Nobody wants to invest time, effort and money into planting a garden only to have it all go to waste. Tomato plants are vulnerable to cool spring weather, especially in Michigan. Coupled with damp conditions, you may start to notice leaves on your tomato plant turning yellow with brown spots. More than likely, these symptoms indicate a fungal infection known as early blight.
Early blight appears on tomato plants that have been exposed to cool weather and plenty of moisture. Spring weather patterns in Michigan tend to favor this pattern. Early blight first appears on the lower leaves of the plant, usually as brown spots that may be up to 1/2 inch in diameter. The infected leaves turn yellow and eventually fall off. Left untreated, early blight will work its way up the entire plant. Since early blight is a fungal infection, it can spread to healthy plants.
Tomato plants are more susceptible to early blight during a period of cool and wet weather. For tomato plants, this means daytime temperatures that don't reach 75 degrees Fahrenheit during the day and fall below 50 degrees Fahrenheit at night. Excessive moisture that doesn't allow the leaves to dry also promotes development of early blight and other fungal infections.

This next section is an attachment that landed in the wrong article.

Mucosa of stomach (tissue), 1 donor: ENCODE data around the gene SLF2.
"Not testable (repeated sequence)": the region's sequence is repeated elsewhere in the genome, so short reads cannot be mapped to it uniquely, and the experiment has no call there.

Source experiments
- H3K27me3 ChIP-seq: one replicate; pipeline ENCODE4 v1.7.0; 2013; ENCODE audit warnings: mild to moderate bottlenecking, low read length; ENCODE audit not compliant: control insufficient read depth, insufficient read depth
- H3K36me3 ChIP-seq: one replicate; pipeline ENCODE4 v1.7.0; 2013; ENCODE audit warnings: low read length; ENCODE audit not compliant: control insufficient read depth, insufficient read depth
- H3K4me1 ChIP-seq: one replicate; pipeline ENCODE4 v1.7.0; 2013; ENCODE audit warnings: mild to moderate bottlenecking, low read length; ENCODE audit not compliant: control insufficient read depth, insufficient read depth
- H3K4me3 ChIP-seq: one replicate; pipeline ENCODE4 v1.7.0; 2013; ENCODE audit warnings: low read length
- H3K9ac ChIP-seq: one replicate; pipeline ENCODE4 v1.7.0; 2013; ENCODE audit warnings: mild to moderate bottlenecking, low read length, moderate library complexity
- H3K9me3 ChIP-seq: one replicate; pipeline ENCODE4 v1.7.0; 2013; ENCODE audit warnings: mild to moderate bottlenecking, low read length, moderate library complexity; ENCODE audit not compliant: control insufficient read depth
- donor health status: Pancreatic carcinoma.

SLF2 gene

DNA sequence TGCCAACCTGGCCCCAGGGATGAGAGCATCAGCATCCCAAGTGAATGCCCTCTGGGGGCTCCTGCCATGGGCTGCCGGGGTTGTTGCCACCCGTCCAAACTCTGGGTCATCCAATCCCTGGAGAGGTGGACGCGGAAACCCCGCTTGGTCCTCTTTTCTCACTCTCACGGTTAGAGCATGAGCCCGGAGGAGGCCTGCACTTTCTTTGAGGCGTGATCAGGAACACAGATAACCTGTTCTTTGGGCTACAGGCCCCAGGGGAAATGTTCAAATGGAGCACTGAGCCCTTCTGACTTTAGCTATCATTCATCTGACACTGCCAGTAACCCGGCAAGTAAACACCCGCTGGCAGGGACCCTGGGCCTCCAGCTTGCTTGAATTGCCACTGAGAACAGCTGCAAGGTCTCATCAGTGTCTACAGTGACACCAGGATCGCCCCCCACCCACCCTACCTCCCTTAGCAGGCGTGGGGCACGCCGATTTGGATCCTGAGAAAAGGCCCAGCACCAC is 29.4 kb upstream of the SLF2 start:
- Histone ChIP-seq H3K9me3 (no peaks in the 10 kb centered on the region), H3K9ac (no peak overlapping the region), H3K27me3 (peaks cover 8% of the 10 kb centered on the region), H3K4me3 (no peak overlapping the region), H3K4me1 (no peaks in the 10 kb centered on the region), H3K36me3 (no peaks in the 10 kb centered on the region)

Tomato plants infected with early blight will have a smaller harvest, if any at all. Early blight can occur after a large fruit set, which puts a huge demand on the plant as the fruit grows. Early blight can spread to the stems of the plant, affecting water and nutrient absorption. As temperatures increase, the likelihood that early blight spores will spread to healthy plants also increases. As the plant defoliates, developing fruit exposed to excessive direct sunlight can develop sun scald and discolor the fruit.
Use a plastic mulch around the base of your tomato plants to prevent early blight. In addition to warming the soil, it will prevent early blight spores from splashing onto leaves from the soil during rainy weather. When watering tomato plants, don't sprinkle from the top; instead, water at the base of the plant or consider a drip irrigation system. Provide the tomato plants with adequate fertilizer, as healthy plants are less likely to become infected. Leave plenty of space between tomato plants in your garden so that there is adequate ventilation and foliage can dry. Last, rotate the location of tomato plants in your garden so that you are not replanting in the same area for three years.
Treating plants with early blight can help save the plant. Side dress plants with fertilizer to support growth. Manually removing infected leaves can slow the progress of the disease; infected leaves should be removed from the garden and discarded (not composted). Early blight spores can survive in the soil for several years. Consider plowing under infected plants if possible. Several fungicides are effective for treating early blight. Also, contact your county extension office for effective treatments in your area.